Agencies | Governor
Virginia Regulatory Town Hall
Department of Education
State Board of Education
Licensure Regulations for School Personnel [8 VAC 20 ‑ 22]
Action Comprehensive Revision of the Licensure Regulations for School Personnel
Stage Proposed
Comment Period Ends 11/6/2015
Previous Comment     Next Comment     Back to List of Comments
10/27/15  2:28 pm
Commenter: Philip A. Reed

Proposed Engineering Licensure Regulations

I have over 20 years of experience as a secondary technology teacher, administrator, and program coordinator for a technology teacher preparation program in Virginia. There are key issues and questions that need to be addressed with the proposed engineering endorsement in the Licensure Regulations for School Personnel [8 VAC 20 - 22].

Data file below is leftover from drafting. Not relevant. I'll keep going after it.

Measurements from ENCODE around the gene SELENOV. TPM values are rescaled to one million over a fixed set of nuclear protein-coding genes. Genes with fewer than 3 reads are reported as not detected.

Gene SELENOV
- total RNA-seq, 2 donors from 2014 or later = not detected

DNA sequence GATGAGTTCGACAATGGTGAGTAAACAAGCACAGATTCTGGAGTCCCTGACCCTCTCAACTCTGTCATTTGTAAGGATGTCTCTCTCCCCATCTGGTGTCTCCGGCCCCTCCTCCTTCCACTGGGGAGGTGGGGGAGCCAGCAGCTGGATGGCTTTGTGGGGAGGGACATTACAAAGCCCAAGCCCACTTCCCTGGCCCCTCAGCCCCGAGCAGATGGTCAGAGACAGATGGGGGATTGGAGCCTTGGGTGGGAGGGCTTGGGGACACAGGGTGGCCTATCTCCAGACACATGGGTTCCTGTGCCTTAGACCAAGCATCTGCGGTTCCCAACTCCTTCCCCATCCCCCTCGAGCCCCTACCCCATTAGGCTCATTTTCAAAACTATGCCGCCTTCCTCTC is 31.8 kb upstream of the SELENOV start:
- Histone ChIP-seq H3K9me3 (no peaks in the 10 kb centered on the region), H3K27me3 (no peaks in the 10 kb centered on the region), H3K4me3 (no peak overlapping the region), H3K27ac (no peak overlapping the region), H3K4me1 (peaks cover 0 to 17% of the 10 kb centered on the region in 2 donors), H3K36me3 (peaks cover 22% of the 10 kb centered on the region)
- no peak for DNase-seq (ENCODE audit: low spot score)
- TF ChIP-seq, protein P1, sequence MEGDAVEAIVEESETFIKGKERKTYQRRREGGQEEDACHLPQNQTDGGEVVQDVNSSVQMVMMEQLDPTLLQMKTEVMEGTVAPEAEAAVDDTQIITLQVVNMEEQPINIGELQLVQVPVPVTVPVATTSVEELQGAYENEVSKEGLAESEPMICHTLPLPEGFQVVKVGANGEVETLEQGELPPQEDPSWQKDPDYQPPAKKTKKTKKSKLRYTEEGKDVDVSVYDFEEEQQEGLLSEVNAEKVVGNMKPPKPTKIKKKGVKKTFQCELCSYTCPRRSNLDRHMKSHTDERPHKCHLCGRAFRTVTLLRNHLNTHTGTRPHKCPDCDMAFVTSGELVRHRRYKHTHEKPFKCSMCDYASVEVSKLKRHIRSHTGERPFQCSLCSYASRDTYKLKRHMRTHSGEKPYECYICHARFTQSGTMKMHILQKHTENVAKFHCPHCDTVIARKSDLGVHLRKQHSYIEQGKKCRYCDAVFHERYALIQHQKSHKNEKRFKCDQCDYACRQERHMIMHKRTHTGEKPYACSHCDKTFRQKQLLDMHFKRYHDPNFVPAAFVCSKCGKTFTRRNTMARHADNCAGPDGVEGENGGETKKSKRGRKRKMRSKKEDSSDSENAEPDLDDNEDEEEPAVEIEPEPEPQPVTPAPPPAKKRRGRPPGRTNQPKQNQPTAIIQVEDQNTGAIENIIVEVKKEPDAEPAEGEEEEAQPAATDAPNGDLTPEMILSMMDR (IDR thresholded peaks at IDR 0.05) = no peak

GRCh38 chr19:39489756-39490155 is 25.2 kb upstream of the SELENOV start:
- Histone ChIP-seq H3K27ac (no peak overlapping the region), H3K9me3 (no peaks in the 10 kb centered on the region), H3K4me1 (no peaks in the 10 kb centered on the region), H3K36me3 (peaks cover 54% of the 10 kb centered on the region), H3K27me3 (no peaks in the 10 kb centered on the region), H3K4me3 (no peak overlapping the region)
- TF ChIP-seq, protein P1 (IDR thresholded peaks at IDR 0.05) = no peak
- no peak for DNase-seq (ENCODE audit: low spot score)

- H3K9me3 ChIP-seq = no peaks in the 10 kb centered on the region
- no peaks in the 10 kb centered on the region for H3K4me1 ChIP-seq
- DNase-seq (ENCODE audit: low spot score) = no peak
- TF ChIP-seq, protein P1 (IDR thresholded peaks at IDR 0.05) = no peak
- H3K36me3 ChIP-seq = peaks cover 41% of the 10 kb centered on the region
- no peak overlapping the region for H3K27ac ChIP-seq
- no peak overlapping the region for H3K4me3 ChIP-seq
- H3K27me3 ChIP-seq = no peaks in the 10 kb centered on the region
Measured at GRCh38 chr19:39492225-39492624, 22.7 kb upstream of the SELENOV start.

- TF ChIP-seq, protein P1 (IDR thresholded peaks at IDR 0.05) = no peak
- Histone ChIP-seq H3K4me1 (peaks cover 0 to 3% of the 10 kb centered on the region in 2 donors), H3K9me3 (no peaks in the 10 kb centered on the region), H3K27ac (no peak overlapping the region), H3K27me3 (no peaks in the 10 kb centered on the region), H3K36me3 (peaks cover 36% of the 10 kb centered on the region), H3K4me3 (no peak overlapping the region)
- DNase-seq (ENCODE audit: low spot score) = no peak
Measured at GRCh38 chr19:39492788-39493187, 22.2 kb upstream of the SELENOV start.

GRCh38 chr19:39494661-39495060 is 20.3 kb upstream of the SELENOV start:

After reviewing ABTEL and BOE materials, it appears the engineering regulations were proposed by a handful of supporters. Further review of Virginia Town Hall postings from this limited number of supporters clearly indicate there are gross miss-perceptions regarding K-12 technology and engineering education. For example, technology education is not “trades” and does not prepare technicians. Trade and Industry is the area in the Virginia licensure regulations that covers the trades. So, although the procedures for proposing regulation changes have been followed, there appears to be a severe lack of validity in the process. Virginia has been a national leader in secondary engineering education ever since the Technology Education Service created the first high school engineering courses in 1988. With such a rich history and strong leadership through the Virginia Technology and Engineering Education Association (VTEEA) and the Virginia Children’s Engineering Council, why weren’t these organizations part of this process? Such an effort as the proposed engineering endorsement clearly perpetuates the silo approach to STEM education and is counter to Senate Joint Resolution 308 passed in 2011 that specifies engineering education within Virginia is the shared responsibility of science, technology, and mathematics. The Board should consider how this proposal arrived, reject it, and develop a process and/or task force to move K-12 technology and engineering education forward in a deliberate, collaborative manner.